Throughout his life, he took his time with students that needed the most support and guidance. When he passed away suddenly, there was a tremendous outpouring from so many of his students — both recent and some in their 40’s who had him in school — who shared stories of how he affected their life in so many ways.
I decided a long time ago to be a nurse because I was taught at a young age to always be there for people that are less fortunate. My father would always say “Do unto others, Chris." His proudest day was the day I graduated from nursing school, and he always told me he could have never seen me in a better profession. And because of him, I have learned that it doesn’t matter how much you own or the amount of money you have, but how you can change the life of another person just by being kind, taking time for them and guiding them in a positive, non-judgmental way. That’s what makes a mentor... and my father was mine. I will try to continue to emulate him as long as I live.
I am running to honor and remember my grandmother, Ruth Nowicki. The Lord took her home on January 18th, 2011, but forever her influence will remain with me.
My grandmother's life was dedicated to two things, her faith and her family. She was married for 66 years, and in that time her family grew to 10 children, 23 grandchildren and 29 great-grandchildren. I was blessed to be one of her many granddaughters. With spouses, my family totals over 80 people. Despite our large size, my grandmother always found time for each of us.
When walking into her home, we were greeted with a warm welcome and a big smile. She had the natural ability of incorporating laughter into every conversation. It made hearing her wisdom or simply spending time with her a pleasure. Family was her priority and, as a result, she and my grandfather raised a large family who loves and supports one another.
She was a wonderful example of how to approach life. She always had a kind word to say and encouraged us to speak kindly to and about others. She taught by example to find joy and humor in all situations. And, she inspired us to look to faith when approaching difficult problems or simply giving thanks for our many blessings.
To express in a few paragraphs the influence that my grandmother had on my life is almost an insurmountable task. Her beautiful spirit and presence is missed by each of us daily. To celebrate her, some of us will gather at Gener8tion Run to run, walk, laugh and reminisce while paying tribute to the remarkable person I had the great fortune to call my grandmother.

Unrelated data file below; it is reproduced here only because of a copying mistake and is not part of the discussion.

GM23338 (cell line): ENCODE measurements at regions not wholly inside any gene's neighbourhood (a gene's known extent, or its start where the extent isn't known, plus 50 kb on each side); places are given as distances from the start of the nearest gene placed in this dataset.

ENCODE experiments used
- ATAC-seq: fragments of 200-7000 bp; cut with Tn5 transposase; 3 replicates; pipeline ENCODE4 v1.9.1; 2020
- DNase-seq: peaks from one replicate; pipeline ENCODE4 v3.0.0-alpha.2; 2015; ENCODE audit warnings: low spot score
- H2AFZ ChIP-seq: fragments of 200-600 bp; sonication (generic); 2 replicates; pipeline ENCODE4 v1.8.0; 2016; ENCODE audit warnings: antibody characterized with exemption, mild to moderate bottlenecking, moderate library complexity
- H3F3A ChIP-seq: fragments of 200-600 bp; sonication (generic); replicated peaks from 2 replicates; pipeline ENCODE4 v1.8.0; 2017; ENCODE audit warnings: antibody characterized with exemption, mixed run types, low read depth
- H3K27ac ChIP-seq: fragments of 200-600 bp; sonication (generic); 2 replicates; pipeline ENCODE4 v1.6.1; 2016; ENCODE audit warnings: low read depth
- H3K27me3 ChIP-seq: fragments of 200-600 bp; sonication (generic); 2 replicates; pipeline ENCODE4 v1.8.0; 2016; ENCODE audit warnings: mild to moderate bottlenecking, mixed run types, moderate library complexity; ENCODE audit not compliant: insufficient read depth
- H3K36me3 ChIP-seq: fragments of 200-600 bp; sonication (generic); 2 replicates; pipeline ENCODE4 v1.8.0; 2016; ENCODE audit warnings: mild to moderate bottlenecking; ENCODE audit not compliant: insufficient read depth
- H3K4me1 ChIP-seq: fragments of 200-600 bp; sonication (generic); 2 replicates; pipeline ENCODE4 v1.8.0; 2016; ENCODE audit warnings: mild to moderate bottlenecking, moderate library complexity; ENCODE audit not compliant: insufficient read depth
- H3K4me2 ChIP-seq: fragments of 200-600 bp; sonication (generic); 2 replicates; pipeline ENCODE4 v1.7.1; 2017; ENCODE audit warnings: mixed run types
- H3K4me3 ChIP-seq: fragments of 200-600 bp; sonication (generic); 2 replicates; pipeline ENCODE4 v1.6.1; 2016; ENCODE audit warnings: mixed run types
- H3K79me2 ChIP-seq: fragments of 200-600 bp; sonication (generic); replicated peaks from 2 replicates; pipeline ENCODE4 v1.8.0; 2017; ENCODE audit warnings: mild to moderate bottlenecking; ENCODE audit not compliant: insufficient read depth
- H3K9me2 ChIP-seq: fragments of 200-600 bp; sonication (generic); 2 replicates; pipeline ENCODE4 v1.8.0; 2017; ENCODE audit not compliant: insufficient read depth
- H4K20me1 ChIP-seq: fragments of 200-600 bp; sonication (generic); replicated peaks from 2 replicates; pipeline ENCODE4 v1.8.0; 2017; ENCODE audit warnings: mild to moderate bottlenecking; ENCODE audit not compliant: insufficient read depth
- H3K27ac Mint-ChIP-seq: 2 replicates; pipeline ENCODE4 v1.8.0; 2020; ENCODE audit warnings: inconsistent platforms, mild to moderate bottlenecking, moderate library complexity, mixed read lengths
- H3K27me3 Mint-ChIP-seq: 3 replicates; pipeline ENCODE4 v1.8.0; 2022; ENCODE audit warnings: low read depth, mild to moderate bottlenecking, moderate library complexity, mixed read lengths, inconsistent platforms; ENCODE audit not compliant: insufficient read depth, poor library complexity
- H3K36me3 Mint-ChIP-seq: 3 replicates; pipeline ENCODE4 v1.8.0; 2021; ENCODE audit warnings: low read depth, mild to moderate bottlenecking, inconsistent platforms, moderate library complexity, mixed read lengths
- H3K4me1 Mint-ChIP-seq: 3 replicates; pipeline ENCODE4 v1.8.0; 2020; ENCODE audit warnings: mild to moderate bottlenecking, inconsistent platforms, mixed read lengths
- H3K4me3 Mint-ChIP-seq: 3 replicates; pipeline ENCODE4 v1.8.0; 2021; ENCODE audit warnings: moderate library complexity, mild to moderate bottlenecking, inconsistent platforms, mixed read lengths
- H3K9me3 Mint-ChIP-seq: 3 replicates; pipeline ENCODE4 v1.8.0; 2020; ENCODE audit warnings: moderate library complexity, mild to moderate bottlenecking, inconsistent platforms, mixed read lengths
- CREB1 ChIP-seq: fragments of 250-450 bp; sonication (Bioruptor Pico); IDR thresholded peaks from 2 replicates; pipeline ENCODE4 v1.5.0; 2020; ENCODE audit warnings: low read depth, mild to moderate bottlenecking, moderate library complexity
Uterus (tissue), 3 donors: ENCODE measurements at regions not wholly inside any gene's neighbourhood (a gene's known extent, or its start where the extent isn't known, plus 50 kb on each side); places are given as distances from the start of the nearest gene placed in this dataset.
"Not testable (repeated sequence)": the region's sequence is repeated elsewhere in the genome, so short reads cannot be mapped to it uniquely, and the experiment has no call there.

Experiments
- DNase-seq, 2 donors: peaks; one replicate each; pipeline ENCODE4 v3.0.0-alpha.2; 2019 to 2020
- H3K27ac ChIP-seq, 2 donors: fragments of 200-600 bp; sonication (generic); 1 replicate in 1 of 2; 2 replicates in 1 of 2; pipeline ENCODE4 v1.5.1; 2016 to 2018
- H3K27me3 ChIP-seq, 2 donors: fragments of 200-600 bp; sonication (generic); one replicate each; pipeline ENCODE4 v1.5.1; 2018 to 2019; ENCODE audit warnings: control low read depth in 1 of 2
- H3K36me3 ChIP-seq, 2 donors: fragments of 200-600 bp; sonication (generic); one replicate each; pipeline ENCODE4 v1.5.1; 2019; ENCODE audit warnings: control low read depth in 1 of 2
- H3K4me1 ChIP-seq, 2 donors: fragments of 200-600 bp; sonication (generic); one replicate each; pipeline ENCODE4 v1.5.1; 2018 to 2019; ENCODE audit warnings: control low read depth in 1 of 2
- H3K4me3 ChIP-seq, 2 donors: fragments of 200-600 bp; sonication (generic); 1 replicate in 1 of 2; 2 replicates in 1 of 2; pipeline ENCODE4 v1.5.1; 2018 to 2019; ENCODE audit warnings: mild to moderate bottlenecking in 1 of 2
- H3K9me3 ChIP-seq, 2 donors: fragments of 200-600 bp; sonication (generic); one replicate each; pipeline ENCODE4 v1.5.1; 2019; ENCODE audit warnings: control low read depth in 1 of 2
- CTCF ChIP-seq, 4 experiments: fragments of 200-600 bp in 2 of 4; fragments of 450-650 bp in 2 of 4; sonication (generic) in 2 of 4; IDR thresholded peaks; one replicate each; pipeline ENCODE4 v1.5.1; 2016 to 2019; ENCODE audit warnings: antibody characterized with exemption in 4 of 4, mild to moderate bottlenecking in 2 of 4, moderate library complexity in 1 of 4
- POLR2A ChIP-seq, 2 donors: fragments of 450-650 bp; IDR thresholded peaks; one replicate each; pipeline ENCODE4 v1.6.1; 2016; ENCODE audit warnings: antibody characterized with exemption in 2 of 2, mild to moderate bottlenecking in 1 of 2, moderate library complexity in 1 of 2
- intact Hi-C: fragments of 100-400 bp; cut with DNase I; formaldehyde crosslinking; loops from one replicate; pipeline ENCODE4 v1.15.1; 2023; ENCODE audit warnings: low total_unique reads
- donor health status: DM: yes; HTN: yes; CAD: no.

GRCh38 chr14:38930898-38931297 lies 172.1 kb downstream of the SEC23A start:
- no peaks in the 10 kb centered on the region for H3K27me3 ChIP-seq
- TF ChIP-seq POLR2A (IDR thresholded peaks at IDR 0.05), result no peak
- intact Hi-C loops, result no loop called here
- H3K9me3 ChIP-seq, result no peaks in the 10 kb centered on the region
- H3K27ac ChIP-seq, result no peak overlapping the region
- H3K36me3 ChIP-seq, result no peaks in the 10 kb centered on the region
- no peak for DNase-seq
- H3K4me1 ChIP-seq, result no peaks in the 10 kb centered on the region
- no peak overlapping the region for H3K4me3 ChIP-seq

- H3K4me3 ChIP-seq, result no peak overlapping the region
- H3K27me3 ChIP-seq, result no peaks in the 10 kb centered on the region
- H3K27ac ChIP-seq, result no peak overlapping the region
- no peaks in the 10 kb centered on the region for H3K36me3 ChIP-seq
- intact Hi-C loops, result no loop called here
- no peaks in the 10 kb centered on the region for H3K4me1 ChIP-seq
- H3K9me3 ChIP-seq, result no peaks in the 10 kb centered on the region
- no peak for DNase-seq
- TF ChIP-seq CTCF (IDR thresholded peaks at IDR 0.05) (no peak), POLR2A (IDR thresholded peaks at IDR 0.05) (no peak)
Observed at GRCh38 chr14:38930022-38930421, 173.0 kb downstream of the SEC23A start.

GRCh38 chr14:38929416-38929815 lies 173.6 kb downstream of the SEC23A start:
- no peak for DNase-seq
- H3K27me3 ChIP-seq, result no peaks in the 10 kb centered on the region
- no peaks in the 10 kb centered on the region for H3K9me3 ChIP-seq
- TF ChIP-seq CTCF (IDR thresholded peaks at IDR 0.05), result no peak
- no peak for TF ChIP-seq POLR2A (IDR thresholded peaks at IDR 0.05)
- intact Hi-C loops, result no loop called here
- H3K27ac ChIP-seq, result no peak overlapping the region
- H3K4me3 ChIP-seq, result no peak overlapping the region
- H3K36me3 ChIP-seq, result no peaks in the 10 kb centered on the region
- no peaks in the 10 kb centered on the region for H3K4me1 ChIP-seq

Michael Goonewardene PhD, MD
Dr. Donna Marie Murasko made me great!
Dr. Donna Marie Murasko is a special mentor in my life. When we first met, she was the head of a busy Immunology research lab, and the instructor for a night class I was taking. I was so impressed with her passion for teaching and her work that I applied for, and was hired as, her Lab Technician. She encouraged me, and gave positive re-enforcement to develop the potential which she saw in me. She challenged me to do more with my work, my education, and my life. She made me believe in myself and my abilities. She encouraged me to continue my studies. When I told her I was planning to do a part-time Master’s Degree, she convinced me I had the ability to do a Doctorate.
She has the important qualities of true mentors. She is excited about her work, and always strives for excellence. She leads by example, and demonstrated the importance of hard work, attention to detail, and having an inquisitive mind. She was technically skilled, and taught me by working in the lab along side of me and all the others in her lab. She taught me writing skills, critical analysis of literature, and scientific curiosity; all of which still serve me to this day. She demanded the same things from herself that she expected of me as her employee, and as her graduate student. The foundation of the rest of my professional success is a direct result of her powerful influence in my life when I was a young adult.
Although I have come across several educators who have influenced my life, no one stands out as clearly as my undergraduate mentor, Alison Krufka. When I first met Dr. K, I was just beginning the arduous process of deciding what to do with my life and how to make it happen.